A Portrait of California
A Portrait of California, a report by Measure of America, shows how Californians are doing in the areas of education, income and health -- the building blocks of a decent life, and the core focus of United Way's impact work. Researchers used the internationally-recognized Human Development Index (HD Index) to rank how Californians are doing against key benchmarks, broken out by demographic, geographic and other distinctions.
An alternative to the GDP as a measure of well-being, this report takes a dramatically different approach to assessing the state’s performance. Instead of relying on traditional economic analysis, Measure of America’s A Portrait of California uses the human development approach to tell us how people are doing. Three dimensions—a long and healthy life, access to knowledge, and a decent standard of living—are examined in detail and presented along with a simple ten-point scale: the American Human Development (HD) Index.
Nonprofit Economic Impact Study
Nonprofit corporations contribute to the quality of life for all SLO County residents in many visible and invisible ways. Though less tangible, the nonprofit sector is also an ever-evolving, widely diverse force generating significant economic benefit and stability for local residents. In 2005, United Way of SLO County partnered with PG&E and the UCSB Economic Forecast Project to bring the SLO County Nonprofit Economic Impact Study to life to show the local government, businesses, individuals and even nonprofits just how large a force it is. The resulting report documents the contributions of local nonprofit public benefit corporations to the economic health and social well-being of SLO County citizens through employment, revenue generation, purchasing power, service provision and volunteer engagement. Click here to view the full report: Economic Impact of Nonprofit Corporations: San Luis Obispo County, California 2005.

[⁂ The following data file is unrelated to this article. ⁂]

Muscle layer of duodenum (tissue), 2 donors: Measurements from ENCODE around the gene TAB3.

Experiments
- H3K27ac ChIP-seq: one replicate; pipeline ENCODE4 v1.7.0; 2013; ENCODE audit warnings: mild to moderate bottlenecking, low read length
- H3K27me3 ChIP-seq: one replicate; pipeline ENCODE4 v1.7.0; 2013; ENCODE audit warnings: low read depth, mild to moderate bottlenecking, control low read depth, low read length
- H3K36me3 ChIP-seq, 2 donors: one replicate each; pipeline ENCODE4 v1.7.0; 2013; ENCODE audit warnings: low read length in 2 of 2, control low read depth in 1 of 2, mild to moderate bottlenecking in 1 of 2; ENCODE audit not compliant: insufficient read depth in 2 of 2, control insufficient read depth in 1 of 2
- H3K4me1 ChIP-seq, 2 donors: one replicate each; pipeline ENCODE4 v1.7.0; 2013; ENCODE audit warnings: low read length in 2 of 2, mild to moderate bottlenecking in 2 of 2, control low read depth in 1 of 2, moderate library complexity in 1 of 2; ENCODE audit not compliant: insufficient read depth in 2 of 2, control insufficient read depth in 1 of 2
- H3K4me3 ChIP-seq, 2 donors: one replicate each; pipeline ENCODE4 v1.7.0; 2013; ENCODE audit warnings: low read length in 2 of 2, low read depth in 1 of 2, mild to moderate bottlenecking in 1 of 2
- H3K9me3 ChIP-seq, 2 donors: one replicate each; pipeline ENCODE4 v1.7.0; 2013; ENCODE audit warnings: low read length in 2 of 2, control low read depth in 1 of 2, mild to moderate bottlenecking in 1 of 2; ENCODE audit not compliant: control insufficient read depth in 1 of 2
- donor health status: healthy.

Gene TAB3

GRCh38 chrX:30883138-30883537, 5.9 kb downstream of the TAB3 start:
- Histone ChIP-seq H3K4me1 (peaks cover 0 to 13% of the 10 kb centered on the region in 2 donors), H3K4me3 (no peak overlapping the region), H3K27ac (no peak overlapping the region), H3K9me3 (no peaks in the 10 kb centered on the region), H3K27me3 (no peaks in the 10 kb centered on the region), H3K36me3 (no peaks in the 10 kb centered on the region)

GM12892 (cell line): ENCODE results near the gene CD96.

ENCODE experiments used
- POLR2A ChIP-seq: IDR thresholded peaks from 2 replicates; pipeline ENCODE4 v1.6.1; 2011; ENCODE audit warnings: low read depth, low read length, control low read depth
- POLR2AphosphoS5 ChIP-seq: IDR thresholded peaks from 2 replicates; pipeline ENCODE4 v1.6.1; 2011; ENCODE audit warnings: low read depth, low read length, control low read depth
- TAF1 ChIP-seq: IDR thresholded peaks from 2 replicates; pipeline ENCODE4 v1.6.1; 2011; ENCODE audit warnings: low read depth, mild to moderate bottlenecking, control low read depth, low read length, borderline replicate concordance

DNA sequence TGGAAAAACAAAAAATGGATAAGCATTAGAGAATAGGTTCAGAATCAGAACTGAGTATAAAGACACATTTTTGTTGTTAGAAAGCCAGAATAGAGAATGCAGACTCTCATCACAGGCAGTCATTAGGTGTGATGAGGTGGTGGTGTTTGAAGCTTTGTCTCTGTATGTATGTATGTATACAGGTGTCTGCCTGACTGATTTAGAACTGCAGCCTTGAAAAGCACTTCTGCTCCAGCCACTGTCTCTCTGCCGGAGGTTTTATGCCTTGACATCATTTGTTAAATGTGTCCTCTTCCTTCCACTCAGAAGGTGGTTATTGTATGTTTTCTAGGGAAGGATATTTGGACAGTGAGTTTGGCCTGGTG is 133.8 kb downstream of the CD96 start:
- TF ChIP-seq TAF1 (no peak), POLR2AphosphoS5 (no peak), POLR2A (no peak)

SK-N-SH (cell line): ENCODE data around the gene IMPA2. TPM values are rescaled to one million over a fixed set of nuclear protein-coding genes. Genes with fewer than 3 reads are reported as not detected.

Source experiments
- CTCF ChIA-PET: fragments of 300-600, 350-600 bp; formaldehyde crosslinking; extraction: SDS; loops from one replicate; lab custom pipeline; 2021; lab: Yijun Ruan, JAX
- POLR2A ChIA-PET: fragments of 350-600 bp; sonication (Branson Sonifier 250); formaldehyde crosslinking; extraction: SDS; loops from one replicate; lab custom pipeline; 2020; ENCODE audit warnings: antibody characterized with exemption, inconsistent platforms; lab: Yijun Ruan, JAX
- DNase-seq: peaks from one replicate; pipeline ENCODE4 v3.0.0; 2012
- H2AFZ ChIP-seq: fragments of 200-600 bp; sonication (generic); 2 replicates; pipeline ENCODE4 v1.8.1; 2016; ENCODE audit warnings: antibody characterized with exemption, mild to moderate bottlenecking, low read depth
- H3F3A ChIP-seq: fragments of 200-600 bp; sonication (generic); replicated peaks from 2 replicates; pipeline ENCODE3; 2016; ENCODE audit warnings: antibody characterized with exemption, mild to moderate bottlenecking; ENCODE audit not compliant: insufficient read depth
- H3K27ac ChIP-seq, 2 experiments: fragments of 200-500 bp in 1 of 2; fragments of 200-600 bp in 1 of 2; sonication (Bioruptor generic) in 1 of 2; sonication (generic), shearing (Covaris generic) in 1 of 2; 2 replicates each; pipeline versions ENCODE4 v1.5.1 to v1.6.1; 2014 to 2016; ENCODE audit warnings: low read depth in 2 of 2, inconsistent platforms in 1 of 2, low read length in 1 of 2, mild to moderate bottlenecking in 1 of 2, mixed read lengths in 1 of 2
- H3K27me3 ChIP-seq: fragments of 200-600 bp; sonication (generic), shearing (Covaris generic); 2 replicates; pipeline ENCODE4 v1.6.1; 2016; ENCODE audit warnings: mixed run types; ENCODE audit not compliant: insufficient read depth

On January 26, 2011, 3,774 homeless individuals were counted in San Luis Obispo County. Of these, 1,847 (49%) were children under 18 years of age. Homelessness continues to be a problem in many communities, and despite the reputation for having the happiest city in America, San Luis Obispo County is far from immune. The desire to better understand the reasons for homelessness and generate ways to alleviate the issue locally led to the first “point-in-time” count in 2005, which has since been repeated in 2009 and 2011. The 2011 Homeless Enumeration Report is the result of a collaborative effort between Cal Poly, Community Action Partnership, the County of San Luis Obispo and over one hundred volunteers and stakeholders. The Homeless Services Oversight Council, which is responsible for coordination of homeless services in the county, continues to work toward implementing the “Path to a Home: San Luis Obispo Countywide 10-Year Plan to End Homelessness.”
Opportunities to Help the Homeless in Our County
2015 Homeless Enumeration
This January, you have a chance to help give a voice to individuals experiencing homelessness in our community! On a single morning on January 26, 2015, volunteers will canvas every area of the County and ensure the homeless population is accurately counted. This data is used locally to identify service needs and gaps and also to secure Federal HUD funding that helps provide needed homeless services in our County.
Volunteer Commitment and Responsibility:
- Attending a 1 hour training prior to count day
- Give 4-6 hours of your time on January 26nd, 2015, beginning at daybreak (training is recommended but optional – dates to be determined and communicated via email or phone)
- Understand and be sensitive to the population you count and those you work with on count day
- Use this link and sign up to volunteer: https://www.surveymonkey.com/s/SanLuisObispo2015VounteerRegistration or call 877-728-4545
Healthy City is California's information and action resource for service referrals and social change. HealthyCity.org provides data and mapping tools to help you build a better community. The Healthy City team also partners directly with organizations to develop research strategies and web tools that fuel social change.